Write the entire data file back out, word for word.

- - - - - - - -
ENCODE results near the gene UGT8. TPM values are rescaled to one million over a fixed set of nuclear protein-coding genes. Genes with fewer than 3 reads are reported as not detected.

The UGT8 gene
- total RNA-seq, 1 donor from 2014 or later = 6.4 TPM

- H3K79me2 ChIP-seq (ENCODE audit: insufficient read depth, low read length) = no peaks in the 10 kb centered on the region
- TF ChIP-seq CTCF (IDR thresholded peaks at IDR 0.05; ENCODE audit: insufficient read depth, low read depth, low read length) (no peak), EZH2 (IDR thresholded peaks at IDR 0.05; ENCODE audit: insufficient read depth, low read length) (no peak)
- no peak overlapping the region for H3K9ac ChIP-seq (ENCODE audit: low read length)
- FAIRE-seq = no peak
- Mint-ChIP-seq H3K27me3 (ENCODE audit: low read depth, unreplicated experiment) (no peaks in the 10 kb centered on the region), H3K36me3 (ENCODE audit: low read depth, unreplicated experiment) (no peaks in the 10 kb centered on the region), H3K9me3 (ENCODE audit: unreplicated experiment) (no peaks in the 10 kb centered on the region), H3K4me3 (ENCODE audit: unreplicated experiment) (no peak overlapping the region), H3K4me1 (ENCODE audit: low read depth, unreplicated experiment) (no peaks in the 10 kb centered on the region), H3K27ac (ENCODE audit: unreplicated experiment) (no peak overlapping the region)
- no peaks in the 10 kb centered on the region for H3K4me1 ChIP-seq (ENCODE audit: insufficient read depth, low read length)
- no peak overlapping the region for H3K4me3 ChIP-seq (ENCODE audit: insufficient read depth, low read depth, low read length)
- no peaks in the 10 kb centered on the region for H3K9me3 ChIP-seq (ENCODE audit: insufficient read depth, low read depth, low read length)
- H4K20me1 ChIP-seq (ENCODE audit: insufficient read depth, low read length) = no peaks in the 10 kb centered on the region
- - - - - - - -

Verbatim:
ENCODE results near the gene UGT8. TPM values are rescaled to one million over a fixed set of nuclear protein-coding genes. Genes with fewer than 3 reads are reported as not detected.

The UGT8 gene
- total RNA-seq, 1 donor from 2014 or later = 6.4 TPM

- H3K79me2 ChIP-seq (ENCODE audit: insufficient read depth, low read length) = no peaks in the 10 kb centered on the region
- TF ChIP-seq CTCF (IDR thresholded peaks at IDR 0.05; ENCODE audit: insufficient read depth, low read depth, low read length) (no peak), EZH2 (IDR thresholded peaks at IDR 0.05; ENCODE audit: insufficient read depth, low read length) (no peak)
- no peak overlapping the region for H3K9ac ChIP-seq (ENCODE audit: low read length)
- FAIRE-seq = no peak
- Mint-ChIP-seq H3K27me3 (ENCODE audit: low read depth, unreplicated experiment) (no peaks in the 10 kb centered on the region), H3K36me3 (ENCODE audit: low read depth, unreplicated experiment) (no peaks in the 10 kb centered on the region), H3K9me3 (ENCODE audit: unreplicated experiment) (no peaks in the 10 kb centered on the region), H3K4me3 (ENCODE audit: unreplicated experiment) (no peak overlapping the region), H3K4me1 (ENCODE audit: low read depth, unreplicated experiment) (no peaks in the 10 kb centered on the region), H3K27ac (ENCODE audit: unreplicated experiment) (no peak overlapping the region)
- no peaks in the 10 kb centered on the region for H3K4me1 ChIP-seq (ENCODE audit: insufficient read depth, low read length)
- no peak overlapping the region for H3K4me3 ChIP-seq (ENCODE audit: insufficient read depth, low read depth, low read length)
- no peaks in the 10 kb centered on the region for H3K9me3 ChIP-seq (ENCODE audit: insufficient read depth, low read depth, low read length)
- H4K20me1 ChIP-seq (ENCODE audit: insufficient read depth, low read length) = no peaks in the 10 kb centered on the region